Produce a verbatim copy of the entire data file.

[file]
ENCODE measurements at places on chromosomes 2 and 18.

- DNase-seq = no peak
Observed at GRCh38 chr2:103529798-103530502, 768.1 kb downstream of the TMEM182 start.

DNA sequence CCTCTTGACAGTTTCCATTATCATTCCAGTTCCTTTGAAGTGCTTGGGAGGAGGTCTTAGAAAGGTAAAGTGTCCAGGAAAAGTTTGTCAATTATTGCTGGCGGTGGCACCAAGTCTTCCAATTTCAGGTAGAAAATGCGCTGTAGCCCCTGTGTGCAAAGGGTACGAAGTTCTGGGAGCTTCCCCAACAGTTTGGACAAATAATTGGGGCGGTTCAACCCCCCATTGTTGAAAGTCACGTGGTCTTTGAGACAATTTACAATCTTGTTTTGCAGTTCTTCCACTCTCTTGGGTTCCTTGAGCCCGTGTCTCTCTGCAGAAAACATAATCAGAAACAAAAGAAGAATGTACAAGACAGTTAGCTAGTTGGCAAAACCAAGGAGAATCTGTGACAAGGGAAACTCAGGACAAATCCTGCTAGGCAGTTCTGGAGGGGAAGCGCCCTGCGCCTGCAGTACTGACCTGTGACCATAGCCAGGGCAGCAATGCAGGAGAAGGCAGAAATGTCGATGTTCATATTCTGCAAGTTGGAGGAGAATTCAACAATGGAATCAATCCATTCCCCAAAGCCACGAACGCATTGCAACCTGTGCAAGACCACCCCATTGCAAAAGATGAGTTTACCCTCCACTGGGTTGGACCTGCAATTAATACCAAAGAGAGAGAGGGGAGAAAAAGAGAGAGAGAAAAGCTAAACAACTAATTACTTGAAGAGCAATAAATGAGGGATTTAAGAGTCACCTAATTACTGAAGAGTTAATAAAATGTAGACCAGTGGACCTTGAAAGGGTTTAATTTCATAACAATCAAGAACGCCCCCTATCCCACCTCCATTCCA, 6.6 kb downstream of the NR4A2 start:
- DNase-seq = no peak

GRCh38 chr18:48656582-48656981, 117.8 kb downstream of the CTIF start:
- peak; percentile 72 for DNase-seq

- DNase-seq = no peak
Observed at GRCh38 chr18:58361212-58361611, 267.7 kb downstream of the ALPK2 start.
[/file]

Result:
ENCODE measurements at places on chromosomes 2 and 18.

- DNase-seq = no peak
Observed at GRCh38 chr2:103529798-103530502, 768.1 kb downstream of the TMEM182 start.

DNA sequence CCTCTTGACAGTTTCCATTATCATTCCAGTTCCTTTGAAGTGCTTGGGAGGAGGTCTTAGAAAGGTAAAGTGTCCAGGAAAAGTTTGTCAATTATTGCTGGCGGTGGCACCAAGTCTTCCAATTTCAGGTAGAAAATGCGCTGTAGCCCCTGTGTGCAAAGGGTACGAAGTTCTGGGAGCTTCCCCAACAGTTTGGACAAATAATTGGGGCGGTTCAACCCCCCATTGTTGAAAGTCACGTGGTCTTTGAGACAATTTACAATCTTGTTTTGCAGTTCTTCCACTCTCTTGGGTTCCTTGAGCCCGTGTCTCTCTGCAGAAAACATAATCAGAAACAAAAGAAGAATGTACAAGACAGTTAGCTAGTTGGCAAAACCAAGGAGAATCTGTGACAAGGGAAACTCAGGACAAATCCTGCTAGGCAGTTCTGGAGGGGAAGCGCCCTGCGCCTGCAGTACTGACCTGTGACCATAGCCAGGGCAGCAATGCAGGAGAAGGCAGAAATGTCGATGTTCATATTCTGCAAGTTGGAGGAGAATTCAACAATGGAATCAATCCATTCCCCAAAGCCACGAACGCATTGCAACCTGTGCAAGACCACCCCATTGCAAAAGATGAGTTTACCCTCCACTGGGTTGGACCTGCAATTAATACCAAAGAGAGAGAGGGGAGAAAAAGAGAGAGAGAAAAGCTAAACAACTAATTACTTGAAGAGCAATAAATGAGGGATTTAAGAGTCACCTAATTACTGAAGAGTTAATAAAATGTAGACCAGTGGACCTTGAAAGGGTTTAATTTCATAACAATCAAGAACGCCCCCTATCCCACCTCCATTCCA, 6.6 kb downstream of the NR4A2 start:
- DNase-seq = no peak

GRCh38 chr18:48656582-48656981, 117.8 kb downstream of the CTIF start:
- peak; percentile 72 for DNase-seq

- DNase-seq = no peak
Observed at GRCh38 chr18:58361212-58361611, 267.7 kb downstream of the ALPK2 start.